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Colorado’s inflation rate is falling faster than the U.S. average

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Chase Woodruff

(Colorado Newsline) A key inflation metric shows that growth in consumer prices in Colorado is cooling faster than the national average, state forecasters told lawmakers Thursday.

Louis Pino, an economist for the nonpartisan Legislative Council Staff, told members of the Legislature’s Joint Budget Committee that the sharp decline in the consumer price index in Colorado since mid-2023 has been driven by a softening housing market.

“We have been seeing at least through the last half of 2023, there has been a slowdown in rental prices,” Pino said. “Through 2024, at least through the first couple of first months of data that we have, we’re seeing that the rental market is somewhat cooling. If anything, we are expecting to see it to continue to slow down.”

Notebook open to a page with hand-written "Monthly Budget" at the top. Cash and a calculator are nearby.

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Overall U.S. consumer prices have grown at a steady annualized rate of around 3 percent in the last year, with the latest nationwide CPI measured at 3.3 percent in May. But the index for the 10-county Denver metro area used in the state’s inflation calculations fell to 2.6 percent last month, after hovering at above 5 percent as recently as last September. Driven by factors including pandemic-era supply chain pressures and elevated consumer spending, both the Colorado and U.S. inflation rates peaked at around 9 percent in early 2022, the highest level in decades.

Even with the cooldown, however, housing prices as measured by CPI are still rising 4 percent annually in Colorado, and are by far the largest driver of overall growth in the state’s cost of living. Home prices alone account for over 2 percent of the top-line 2.6 percent inflation rate in the Denver metro area in May, noted LCS chief economist Greg Sobetski.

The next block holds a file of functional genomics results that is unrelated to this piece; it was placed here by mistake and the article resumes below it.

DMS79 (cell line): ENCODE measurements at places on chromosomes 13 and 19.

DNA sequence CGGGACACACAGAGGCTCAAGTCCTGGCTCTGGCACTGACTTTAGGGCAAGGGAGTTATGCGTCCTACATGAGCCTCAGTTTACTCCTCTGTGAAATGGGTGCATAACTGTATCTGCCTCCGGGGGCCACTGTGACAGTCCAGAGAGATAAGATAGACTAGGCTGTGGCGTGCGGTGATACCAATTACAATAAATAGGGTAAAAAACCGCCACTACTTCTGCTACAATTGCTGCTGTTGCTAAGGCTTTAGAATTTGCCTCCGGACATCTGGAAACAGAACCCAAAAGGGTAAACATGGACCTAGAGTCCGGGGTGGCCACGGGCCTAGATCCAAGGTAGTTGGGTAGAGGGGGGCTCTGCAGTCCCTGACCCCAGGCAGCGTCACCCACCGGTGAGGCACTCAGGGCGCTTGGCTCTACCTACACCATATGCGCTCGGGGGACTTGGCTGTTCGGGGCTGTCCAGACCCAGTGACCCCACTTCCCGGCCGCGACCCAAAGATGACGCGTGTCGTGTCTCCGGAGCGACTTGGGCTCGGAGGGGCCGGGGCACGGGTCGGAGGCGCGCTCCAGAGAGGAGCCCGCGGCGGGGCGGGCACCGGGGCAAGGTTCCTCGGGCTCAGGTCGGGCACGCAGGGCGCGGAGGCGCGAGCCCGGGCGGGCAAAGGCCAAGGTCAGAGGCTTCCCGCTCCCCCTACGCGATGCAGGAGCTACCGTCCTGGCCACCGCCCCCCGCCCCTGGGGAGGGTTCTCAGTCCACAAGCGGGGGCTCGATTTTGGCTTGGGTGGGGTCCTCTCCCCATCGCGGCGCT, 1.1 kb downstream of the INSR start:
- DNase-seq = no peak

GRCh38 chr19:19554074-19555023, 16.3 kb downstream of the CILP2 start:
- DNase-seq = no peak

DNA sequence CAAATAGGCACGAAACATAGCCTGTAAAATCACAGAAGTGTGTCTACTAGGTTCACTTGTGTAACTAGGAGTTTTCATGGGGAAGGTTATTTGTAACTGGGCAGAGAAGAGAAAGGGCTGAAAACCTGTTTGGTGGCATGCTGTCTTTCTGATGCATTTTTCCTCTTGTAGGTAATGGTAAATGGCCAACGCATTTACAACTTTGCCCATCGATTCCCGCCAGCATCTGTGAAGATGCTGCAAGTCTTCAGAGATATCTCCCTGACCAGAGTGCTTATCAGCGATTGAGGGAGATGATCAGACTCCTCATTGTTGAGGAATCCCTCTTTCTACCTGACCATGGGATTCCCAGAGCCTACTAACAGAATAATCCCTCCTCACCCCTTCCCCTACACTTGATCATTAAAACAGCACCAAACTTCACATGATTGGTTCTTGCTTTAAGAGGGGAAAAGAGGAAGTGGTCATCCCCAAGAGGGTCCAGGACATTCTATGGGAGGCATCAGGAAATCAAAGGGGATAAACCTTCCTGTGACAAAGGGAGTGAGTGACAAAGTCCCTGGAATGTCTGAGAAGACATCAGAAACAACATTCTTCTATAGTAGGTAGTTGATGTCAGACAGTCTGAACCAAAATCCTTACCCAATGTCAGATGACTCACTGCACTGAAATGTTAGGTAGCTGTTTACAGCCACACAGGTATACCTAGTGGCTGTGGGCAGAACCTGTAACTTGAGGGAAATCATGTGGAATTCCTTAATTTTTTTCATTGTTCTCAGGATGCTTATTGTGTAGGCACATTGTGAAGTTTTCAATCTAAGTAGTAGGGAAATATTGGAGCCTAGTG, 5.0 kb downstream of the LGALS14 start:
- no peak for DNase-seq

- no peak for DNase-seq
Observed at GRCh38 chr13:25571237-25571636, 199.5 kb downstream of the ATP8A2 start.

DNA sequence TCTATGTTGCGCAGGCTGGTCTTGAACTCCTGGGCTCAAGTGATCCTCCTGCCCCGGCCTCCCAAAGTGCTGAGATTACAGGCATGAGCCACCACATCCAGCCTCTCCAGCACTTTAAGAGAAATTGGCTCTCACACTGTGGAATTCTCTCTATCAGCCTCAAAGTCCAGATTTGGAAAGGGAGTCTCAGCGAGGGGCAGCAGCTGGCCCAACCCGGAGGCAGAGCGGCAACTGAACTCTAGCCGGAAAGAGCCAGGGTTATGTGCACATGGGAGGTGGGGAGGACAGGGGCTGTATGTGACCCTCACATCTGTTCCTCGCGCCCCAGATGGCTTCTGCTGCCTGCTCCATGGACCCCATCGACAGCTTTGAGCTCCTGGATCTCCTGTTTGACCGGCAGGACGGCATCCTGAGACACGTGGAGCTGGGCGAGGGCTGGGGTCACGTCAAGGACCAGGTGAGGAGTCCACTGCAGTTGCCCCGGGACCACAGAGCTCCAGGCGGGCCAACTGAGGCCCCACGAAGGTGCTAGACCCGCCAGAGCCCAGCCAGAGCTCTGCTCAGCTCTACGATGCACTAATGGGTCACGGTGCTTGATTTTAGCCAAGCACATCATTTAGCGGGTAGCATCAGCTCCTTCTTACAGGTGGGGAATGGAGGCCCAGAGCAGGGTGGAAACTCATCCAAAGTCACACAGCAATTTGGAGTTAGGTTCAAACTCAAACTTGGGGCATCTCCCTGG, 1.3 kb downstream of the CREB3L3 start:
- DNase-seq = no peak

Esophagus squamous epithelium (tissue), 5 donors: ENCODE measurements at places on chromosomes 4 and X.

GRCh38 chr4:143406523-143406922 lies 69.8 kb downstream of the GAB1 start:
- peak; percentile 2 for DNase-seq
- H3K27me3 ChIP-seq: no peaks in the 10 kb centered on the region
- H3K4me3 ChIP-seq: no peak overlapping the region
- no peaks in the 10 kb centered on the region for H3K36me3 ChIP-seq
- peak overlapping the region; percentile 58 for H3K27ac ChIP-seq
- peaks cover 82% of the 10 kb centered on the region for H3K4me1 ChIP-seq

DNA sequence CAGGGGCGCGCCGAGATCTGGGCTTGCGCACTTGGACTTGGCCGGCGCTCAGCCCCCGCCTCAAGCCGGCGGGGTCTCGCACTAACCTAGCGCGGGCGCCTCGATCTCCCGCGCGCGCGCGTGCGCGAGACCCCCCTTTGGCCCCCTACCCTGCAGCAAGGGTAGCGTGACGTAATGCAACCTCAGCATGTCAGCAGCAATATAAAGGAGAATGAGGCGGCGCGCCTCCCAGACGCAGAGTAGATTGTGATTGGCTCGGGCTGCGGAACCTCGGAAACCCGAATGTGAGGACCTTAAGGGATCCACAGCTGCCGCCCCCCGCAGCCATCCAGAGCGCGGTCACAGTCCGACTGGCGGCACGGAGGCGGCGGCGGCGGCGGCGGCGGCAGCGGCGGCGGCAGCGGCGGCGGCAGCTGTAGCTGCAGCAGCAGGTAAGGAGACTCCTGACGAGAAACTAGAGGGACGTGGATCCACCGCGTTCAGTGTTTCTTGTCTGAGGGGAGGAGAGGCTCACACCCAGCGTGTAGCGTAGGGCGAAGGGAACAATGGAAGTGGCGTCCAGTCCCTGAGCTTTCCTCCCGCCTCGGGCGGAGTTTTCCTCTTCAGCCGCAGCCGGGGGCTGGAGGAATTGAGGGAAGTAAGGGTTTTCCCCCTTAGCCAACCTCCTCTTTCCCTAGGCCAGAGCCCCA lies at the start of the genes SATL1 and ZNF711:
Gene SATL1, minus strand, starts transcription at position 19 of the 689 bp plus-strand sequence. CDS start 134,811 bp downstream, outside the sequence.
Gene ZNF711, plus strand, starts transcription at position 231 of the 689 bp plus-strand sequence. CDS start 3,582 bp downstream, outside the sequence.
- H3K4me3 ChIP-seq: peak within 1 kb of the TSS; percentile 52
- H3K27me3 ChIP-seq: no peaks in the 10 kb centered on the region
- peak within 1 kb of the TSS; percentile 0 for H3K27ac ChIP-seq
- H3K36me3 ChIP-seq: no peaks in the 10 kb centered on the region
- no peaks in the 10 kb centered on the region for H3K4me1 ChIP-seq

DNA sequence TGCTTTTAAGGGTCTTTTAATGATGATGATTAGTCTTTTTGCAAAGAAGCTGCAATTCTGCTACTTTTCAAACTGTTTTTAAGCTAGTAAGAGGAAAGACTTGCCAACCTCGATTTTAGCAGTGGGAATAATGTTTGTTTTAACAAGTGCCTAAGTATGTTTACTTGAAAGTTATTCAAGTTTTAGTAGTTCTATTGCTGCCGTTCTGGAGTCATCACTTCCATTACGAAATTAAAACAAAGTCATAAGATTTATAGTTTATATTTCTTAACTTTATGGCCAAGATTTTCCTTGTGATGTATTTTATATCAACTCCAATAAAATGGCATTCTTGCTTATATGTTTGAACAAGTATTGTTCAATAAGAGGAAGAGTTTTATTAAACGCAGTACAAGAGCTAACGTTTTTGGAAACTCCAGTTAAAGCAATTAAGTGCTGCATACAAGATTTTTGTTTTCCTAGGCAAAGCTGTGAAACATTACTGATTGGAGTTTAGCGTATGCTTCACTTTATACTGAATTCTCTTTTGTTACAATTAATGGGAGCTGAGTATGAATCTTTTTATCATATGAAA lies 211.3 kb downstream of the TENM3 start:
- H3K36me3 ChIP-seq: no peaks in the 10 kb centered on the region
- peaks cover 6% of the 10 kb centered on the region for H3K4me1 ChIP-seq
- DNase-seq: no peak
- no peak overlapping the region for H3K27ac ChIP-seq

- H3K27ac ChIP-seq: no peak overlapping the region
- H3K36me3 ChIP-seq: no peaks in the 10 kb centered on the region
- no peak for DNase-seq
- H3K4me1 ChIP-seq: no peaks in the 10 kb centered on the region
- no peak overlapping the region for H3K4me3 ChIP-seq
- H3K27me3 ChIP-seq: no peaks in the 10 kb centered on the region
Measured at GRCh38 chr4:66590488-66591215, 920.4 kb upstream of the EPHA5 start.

“We are still seeing year-over-year growth in home prices that are contributing to inflation,” said Sobetski. “So while this is a better outlook than we had a year ago, this is still the most important contributor to rising prices in Colorado, that’s going to affect different folks differently.”

The General Assembly’s powerful Joint Budget Committee, a six-member panel that oversees the state’s annual budget-writing process, receives two different economic forecasts each quarter, one prepared by LCS and the other by the governor’s Office of State Planning and Budgeting.

The June 2024 forecast released by LCS on Thursday says that economic conditions are “susceptible to a downturn if confronted with major shocks,” but despite falling consumer spending and an uptick an unemployment, it doesn’t project a recession in 2024.

“Colorado’s economy is expected to modestly outperform the nation’s, with comparable employment growth in 2024, higher income growth, and lower inflation,” the LCS report said.

The report is the first since the end of a 2024 legislative session during which lawmakers enacted an unusually large number of tax credits and other measures that could significantly impact the state’s budgetary outlook, Sobetski said. While the state is likely this year to collect revenue in excess of the limit set by the Taxpayer’s Bill of Rights — requiring the excess revenue to be returned through refund checks or other mechanisms — tax revenues may fall short of the cap in subsequent years, even without a recession.

“I think it’s highly unlikely that you will not have a TABOR surplus for 2023–2024,” Sobetski said. “(But) 2024–2025 is a completely different story.”

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